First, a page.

Throw Down Your Heart: Africa Sessions (Tales From An Acoustic Planet V. 3)

Bela Fleck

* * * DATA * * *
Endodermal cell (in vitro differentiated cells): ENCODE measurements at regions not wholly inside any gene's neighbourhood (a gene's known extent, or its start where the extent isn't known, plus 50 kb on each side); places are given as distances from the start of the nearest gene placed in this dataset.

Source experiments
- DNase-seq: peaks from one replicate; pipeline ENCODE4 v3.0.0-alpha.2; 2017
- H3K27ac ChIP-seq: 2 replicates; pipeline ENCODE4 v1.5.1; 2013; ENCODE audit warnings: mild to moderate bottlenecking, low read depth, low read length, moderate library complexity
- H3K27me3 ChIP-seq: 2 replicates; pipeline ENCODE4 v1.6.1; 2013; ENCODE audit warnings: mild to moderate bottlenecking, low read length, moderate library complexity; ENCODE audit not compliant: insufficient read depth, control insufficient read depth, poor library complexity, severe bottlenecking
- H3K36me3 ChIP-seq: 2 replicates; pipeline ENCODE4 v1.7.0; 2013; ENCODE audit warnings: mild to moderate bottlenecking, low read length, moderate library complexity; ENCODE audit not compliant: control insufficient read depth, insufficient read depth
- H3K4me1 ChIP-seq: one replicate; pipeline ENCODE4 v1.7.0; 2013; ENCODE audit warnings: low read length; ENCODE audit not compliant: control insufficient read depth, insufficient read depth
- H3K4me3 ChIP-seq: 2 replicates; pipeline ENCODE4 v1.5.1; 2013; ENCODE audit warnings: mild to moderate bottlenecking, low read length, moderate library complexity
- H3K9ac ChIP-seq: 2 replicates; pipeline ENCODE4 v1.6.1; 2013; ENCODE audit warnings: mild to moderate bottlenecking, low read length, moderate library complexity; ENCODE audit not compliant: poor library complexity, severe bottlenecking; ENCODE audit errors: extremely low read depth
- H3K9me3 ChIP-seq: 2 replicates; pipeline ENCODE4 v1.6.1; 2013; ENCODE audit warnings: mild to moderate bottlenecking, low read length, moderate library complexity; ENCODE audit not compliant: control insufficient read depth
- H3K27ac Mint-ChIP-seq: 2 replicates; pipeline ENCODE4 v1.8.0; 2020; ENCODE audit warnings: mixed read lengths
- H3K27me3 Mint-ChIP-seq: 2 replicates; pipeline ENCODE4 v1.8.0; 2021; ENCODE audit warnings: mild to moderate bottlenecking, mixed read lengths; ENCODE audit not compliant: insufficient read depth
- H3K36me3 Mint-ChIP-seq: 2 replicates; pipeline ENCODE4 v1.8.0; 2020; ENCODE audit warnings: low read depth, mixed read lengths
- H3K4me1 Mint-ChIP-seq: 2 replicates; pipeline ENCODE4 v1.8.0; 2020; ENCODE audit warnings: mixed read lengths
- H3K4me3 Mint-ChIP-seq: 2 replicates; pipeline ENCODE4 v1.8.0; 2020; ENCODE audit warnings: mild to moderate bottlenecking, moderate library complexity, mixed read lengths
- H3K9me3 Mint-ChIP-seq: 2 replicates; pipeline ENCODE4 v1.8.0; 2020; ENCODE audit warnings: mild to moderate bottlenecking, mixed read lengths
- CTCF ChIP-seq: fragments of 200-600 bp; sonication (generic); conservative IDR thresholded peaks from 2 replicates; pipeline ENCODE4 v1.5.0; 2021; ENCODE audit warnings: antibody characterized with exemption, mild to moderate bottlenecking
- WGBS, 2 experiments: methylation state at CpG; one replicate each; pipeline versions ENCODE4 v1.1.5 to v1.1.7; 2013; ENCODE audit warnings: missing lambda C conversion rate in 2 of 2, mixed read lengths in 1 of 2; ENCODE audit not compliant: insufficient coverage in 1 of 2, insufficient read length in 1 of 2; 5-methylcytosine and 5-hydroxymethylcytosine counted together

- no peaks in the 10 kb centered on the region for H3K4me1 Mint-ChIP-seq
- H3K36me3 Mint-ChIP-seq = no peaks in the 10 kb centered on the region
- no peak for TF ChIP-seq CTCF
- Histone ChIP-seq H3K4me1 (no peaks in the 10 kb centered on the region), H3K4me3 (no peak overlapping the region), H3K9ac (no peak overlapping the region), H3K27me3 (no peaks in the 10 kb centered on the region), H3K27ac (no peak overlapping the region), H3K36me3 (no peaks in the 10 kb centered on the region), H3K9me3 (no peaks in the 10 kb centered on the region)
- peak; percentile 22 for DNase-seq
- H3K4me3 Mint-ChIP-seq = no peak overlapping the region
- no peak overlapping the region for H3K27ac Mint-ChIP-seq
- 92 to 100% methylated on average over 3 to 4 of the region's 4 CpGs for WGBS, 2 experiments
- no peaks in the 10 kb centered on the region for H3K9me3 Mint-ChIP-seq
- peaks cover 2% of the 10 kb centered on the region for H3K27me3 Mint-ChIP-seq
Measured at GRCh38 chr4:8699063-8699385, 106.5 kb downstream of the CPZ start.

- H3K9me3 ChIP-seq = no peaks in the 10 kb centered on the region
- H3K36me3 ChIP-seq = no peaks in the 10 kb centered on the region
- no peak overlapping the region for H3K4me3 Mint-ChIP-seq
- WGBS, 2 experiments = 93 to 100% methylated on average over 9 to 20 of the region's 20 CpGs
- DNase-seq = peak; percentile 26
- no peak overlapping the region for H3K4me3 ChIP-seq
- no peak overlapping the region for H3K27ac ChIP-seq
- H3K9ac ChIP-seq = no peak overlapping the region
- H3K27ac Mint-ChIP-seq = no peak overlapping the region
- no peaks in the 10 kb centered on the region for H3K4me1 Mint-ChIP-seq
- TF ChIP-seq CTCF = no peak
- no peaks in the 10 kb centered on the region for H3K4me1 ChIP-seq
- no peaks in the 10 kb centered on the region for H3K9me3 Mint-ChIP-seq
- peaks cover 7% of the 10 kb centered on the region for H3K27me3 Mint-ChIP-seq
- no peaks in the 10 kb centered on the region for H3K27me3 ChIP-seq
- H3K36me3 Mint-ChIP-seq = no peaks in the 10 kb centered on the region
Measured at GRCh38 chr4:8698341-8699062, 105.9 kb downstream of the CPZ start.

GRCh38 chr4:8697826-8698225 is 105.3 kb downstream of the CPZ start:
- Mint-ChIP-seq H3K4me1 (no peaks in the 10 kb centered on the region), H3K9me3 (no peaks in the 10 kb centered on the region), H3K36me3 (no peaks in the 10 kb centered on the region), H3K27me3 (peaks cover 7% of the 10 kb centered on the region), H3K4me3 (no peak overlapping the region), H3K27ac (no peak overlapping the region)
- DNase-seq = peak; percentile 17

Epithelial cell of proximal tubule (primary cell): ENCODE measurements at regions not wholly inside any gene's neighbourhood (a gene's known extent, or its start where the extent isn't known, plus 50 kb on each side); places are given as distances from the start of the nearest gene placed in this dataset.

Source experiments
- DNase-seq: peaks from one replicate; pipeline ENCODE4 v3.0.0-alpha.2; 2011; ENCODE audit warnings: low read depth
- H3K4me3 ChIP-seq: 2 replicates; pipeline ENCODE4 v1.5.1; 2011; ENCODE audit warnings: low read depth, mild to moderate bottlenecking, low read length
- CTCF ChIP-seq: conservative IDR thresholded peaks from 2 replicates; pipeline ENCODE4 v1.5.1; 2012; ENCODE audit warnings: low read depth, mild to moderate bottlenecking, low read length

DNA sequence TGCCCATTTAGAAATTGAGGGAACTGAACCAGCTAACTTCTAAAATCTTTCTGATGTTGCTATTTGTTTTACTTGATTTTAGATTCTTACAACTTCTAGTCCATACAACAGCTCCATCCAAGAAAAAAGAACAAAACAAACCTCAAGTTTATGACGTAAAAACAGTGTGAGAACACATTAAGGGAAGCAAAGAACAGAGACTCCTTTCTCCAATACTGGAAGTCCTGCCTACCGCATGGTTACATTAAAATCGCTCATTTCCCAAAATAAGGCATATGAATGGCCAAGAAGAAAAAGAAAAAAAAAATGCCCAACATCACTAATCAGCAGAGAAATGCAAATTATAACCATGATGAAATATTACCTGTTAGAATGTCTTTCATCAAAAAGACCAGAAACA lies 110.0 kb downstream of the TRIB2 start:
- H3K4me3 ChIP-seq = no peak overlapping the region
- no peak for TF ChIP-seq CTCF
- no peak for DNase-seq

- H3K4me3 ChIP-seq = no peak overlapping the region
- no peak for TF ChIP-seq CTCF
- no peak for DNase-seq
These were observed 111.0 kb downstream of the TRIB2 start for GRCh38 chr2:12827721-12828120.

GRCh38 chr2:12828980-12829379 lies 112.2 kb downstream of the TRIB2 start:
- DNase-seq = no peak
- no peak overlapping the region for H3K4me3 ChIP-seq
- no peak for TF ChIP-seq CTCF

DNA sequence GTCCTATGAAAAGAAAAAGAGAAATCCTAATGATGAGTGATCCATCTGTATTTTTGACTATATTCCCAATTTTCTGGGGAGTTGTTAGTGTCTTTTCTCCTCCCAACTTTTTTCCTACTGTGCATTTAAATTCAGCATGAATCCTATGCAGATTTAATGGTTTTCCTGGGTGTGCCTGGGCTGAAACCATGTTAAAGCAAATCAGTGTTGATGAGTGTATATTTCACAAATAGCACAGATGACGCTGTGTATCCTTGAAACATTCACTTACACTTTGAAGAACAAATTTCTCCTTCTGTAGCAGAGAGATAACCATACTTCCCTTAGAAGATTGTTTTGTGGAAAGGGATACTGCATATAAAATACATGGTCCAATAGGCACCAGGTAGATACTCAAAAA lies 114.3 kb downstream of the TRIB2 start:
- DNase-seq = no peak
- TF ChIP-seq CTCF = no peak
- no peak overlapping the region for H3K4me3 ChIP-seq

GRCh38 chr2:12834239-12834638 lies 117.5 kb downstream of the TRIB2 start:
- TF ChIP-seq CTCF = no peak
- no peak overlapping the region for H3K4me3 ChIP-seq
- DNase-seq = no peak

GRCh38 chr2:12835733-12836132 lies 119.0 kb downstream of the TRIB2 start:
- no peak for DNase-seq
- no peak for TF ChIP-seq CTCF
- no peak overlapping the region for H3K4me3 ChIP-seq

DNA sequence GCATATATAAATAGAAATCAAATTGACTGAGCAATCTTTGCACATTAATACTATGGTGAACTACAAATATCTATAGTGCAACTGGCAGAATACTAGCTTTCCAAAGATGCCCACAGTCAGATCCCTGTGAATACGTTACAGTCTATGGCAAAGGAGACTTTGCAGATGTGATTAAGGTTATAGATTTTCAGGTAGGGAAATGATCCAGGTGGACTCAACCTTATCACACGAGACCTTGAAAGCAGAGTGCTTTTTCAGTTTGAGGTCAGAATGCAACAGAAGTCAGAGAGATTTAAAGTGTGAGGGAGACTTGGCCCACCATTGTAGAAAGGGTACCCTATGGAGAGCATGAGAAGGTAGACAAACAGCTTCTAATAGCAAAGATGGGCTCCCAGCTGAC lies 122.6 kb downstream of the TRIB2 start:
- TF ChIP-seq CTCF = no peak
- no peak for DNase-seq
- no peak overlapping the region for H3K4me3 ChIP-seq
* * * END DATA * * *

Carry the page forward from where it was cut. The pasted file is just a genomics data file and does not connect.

Enslaved Africans in early America invented the banjo, a combination of several indigenous African instruments. Fleck pays tribute to this and expands his own experience with his chosen instrument via his latest. Throw Down Your Heart is a fantastic document of Fleck’s recent excursion to Africa and his encounters with the musicians he met there. Some are known (Toumani Diabate, Oumou Sangare, Vusi Mahlasela), while others are townspeople who approached Bela’s entourage. It is telling just how seamlessly Fleck’s playing combines with the other musicians and singers, a testament to his own skill as well as the talents of the guests. “D’Gary Jam” is mesmerizing, a 20-person event that had its birth in a Nashville studio, with overdubs happening as they traveled. “Pakugyenda Balebauo” may just be the first African prog-rock song, its lyre sounding more like Alan Parsons’s echoing synthesizer than the rather slight instruments would suggest. A documentary film is supposed to be coming down the pike sometime, at which point I hope more of this brilliant music is unearthed and shared.